From Drug Screening to Agriculture to Cardiac Development, Dual Luciferase Reporters Bring You the Story

Today’s blog was written by guest blogger Katarzyna Dubiel, marketing intern in Cellular Analysis and Proteomics.

Reporter gene assays have been critical for the study of a wide-range of biological questions, from regulation of gene expression to cellular signaling. While reporter gene assays constitute a large group of technologies, here we highlight the diversity of new discoveries enabled by highly quantitative and easily measured bioluminescent luciferase-based reporter assays. Below are our top picks of exciting research discoveries involving the Dual-Luciferase Reporter Assay format using firefly and Renilla luciferases. Continue reading

Choosing Primary and Control Reporters for Dual-Luciferase Assays

Dual-Reporter Assays give scientists the ability to simultaneously measure two reporter enzymes within a single sample. In dual assays, the activity of an experimental reporter is correlated with the effect of specific experimental conditions, while the activity of a control reporter relays the baseline response, providing an essential internal control that reduces variability caused by differences in cell viability or transfection efficiency. The Nano-Glo® Dual-Luciferase® Reporter (NanoDLR™) Assay provides a choice of two sensitive reporters (firefly and NanoLuc luciferases) for use in dual-assay format. Both reporters give state-of-the-art functionality, raising the question “Which luciferase should be the primary reporter and which should be the control?”

This infographic outlines the various NanoDLR dual-reporter assay choices and the situations where you would choose one format over another. Continue reading

Running A Victory Lap For Promega’s Bioluminescence Technologies

Helping scientists design experiments and interpret data is what we do best at Promega Technical Services. This may mean spending time at the bench attempting to reproduce anomalous results or forming a team, perhaps with members of other departments, to brainstorm seemingly intractable experimental road blocks.  Still, for many of us nothing surpasses the experience of meeting these same scientists face to face whether it be on their home turf or at a booth during a tradeshow. PCArticle Continue reading

Why Two Reporters are Better than One

As part of my job I occasionally search the literature for papers citing use of Promega products in new or interesting ways. Any search on dual-luciferase reporters usually generates a lot of returns. A search for dual-luciferase on Highwire press generates over 700 articles from 2009 alone. So why are dual-luciferase reporter assays so widely used? Continue reading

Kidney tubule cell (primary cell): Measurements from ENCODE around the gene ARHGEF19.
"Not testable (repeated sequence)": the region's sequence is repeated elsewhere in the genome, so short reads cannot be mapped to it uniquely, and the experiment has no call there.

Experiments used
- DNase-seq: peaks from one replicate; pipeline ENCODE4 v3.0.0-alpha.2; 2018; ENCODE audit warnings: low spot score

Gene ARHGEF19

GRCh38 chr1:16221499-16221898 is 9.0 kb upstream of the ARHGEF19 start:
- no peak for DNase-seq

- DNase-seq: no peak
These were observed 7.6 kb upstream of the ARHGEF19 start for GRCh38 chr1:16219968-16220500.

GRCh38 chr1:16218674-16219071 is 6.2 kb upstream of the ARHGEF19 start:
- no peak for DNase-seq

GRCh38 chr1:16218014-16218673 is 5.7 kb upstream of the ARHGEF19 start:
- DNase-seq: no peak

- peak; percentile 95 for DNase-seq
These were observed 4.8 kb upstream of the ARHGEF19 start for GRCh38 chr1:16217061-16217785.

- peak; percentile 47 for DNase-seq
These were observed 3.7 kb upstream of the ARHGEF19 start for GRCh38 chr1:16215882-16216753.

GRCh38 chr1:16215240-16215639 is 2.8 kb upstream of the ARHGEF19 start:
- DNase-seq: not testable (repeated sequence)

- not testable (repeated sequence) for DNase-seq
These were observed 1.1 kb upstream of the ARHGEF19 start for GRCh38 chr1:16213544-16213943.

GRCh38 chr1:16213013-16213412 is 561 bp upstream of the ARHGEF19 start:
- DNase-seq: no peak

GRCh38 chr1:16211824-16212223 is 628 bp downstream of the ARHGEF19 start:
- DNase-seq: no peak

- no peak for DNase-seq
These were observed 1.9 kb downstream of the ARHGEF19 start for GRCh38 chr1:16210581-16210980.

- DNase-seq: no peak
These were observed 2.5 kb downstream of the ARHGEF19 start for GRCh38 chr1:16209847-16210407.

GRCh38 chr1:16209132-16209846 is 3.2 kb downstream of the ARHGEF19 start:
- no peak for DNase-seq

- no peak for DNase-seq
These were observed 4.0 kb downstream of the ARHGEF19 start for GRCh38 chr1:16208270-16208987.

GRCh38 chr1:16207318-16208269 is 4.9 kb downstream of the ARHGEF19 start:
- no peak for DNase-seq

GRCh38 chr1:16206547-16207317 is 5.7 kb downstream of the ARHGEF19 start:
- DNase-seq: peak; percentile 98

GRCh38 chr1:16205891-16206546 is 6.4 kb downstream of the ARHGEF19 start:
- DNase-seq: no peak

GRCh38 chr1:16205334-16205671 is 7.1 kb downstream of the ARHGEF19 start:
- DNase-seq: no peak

Characterizing IRES Elements using Cell-Based and Cell-Free Expression Systems

A IRES (internal ribosome entry site) is a nucleotide sequence that allows for the translation initiation in the middle of a message RNA sequence as part of the greater process of protein synthesis. Typically an IRES is located in the 5’ UTR of RNA viruses and enables translation of the RNAs in a cap-independent manner. (1,2)
Evaluating a particular RNA sequence for IRES activity relies on designing a bicistronic report construct. When an IRES segment is located between two reporter gene (e.g., Chloramphenicol acetyltransferase [CAT] and Luciferase) open reading frames, it can drive translation of the downstream protein coding region independently from the 5´ cap structure bound to the 5´ end of the mRNA (3,4,5). Continue reading

STATs and ChIPs- Learning A Lesson Or Two About Transcriptional Activation

During my childhood, my family and I spent many a vacation in the Swiss Alps.  From the mountain tops I used to look out into the horizon as far as the eye could see with peak upon peak stretching out into the distance.  If I was lucky, I would have a map that allowed me to identify each peak, perhaps even distinguish the highest from the lowest and thus really get a sense that I understood the underlying topography.  However, I quickly realized how little I actually knew about the vast, undulating Swiss countryside.  What I had initially observed as a homogenous ‘mat’ of peaks stretching out into the horizon was in fact a rippling of deep valleys that would make an afternoon hike anything but a walk in the breeze. 

 
Looking back on these experiences I am struck by how closely they reflect the landscape of modern science— a broad mat of detailed knowledge with its own peaks of specialization.  I am reminded of the words of writer Bill Bryson who described science as “tens of thousands of people that do tiny, tiny things that all accrete into a larger body of knowledge” (1).  Continue reading